Double-amputee Olympic sprinter Oscar Pistorius was sentenced on Wednesday to six years in prison for the murder of his girlfriend Reeva Steenkamp in his Pretoria home in 2013.
"The mitigating circumstances outweigh the aggravating factors," said judge Thokozile Masipa, whose sentence was far below what had been expected.
The normal minimum murder sentence for a first-time offender is 15 years, and most experts had expected the 29-year-old athlete to get at least 10 years.
Pistorius fired four shots at Steenkamp through a toilet door in his home on February 14, 2013.
Just before she announced the sentence, the judge said: "Nothing that this court will do or say today will bring back the life of the deceased."
She added: "The life of the accused will also never be the same. He's a fallen hero who has lost his career."
During his trial from March 2014 to the following September, Pistorius said he mistook Steenkamp for a burglar, while the prosecution argued that he killed her after a quarrel.
Masipa accepted his version and sentenced him to five years for manslaughter. But in December 2015, the Supreme Court of Appeal overturned the manslaughter verdict for murder, and Masipa had to issue a new sentence.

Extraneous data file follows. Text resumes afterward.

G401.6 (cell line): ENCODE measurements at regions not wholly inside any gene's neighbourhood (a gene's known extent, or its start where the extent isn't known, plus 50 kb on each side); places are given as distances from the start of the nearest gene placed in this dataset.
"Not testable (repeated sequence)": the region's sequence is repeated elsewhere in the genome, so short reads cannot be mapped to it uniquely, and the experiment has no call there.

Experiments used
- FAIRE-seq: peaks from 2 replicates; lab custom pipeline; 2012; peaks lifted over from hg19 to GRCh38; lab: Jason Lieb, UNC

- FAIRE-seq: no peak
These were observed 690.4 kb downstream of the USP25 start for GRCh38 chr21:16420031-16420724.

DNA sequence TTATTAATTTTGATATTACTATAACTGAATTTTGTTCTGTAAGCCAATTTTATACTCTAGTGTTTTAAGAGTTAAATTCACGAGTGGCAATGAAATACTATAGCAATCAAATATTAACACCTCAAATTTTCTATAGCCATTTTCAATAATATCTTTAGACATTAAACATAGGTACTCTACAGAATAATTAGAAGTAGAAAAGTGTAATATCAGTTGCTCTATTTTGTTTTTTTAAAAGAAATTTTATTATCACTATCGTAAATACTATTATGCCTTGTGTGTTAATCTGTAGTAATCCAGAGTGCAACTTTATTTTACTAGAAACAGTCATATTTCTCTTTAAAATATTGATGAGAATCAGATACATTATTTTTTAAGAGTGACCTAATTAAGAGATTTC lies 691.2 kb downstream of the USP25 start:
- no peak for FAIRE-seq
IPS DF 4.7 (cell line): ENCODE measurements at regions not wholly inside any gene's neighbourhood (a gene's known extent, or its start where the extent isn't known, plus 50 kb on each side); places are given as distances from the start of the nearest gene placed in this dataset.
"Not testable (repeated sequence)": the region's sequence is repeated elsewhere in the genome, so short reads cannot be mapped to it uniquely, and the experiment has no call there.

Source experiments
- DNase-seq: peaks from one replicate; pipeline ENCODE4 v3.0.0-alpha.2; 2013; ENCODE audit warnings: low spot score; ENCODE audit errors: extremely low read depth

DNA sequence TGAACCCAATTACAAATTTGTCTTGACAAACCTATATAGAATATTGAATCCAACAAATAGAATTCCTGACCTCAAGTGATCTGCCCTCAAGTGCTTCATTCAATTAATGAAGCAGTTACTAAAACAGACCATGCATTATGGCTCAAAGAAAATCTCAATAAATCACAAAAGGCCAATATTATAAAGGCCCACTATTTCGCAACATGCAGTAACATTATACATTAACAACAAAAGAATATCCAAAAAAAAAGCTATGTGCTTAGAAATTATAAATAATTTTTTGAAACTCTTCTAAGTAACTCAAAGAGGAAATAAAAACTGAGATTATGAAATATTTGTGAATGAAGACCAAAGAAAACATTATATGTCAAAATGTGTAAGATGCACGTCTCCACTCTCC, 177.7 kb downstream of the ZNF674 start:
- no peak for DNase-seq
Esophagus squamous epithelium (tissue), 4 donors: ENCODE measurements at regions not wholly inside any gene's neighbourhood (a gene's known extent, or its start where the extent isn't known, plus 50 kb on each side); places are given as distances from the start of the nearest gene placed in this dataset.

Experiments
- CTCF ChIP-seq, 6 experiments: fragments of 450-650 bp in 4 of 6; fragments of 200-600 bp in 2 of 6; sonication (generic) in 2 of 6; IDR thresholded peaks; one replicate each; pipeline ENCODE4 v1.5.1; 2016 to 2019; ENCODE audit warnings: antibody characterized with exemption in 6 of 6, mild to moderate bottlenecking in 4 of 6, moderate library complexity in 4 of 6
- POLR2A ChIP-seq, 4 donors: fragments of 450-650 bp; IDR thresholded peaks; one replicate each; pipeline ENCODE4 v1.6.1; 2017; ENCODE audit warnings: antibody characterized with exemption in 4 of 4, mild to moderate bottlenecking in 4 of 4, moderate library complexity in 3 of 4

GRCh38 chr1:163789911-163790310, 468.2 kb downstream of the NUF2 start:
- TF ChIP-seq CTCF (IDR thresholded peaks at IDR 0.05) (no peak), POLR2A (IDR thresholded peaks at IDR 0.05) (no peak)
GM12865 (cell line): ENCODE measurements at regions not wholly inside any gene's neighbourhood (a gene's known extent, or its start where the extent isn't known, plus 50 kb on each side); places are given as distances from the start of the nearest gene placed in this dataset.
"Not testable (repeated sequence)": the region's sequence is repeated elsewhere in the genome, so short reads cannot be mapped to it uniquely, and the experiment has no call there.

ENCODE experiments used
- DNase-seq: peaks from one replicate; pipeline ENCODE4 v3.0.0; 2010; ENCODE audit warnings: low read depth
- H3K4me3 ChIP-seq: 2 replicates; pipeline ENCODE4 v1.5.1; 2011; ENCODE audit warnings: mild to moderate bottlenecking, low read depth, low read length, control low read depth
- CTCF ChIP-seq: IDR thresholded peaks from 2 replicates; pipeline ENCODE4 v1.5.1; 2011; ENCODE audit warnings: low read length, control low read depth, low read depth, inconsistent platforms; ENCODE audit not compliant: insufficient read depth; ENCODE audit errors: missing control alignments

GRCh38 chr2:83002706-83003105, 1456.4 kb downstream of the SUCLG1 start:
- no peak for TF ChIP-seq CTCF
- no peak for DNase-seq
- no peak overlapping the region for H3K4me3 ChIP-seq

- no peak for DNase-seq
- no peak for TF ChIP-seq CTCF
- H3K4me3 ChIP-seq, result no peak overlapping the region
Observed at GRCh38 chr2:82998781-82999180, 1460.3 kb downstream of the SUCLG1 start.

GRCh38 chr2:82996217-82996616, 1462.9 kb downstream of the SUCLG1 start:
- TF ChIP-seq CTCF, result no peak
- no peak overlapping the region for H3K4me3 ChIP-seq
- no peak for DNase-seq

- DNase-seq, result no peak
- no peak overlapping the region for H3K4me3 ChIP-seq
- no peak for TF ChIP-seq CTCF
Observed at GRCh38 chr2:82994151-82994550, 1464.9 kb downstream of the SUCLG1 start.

Weighing the aggravating and mitigating factors in her sentence, Masipa noted that "the accused used a lethal weapon, a high-calibre firearm ... and fired not one, but four, shots into the toilet door, knowing there was someone behind."
However, the athlete was not wearing his prosthesis and "felt vulnerable" in the presence of the imaginary intruder, according to the judge.
His shock at finding the wounded Steenkamp in the toilet and his frantic attempts to save her life showed he did not kill her on purpose, Masipa said.
Pistorius had also shown genuine remorse by making repeated attempts to meet Steenkamp's parents, who did not want to see him, according to the judge.
"Although a custodial sentence is a proper sentence I am of the opinion that a long-term sentence will not serve justice in this matter," she said.
Pistorius was a first-time offender, unlikely to reoffend, a good candidate for rehabilitation and had already served a year in prison, Masipa argued.
The judge said she was aware there was a widespread public perception that Pistorius had knowingly killed Steenkamp.
"Our courts are courts of law, not of public opinion," she said.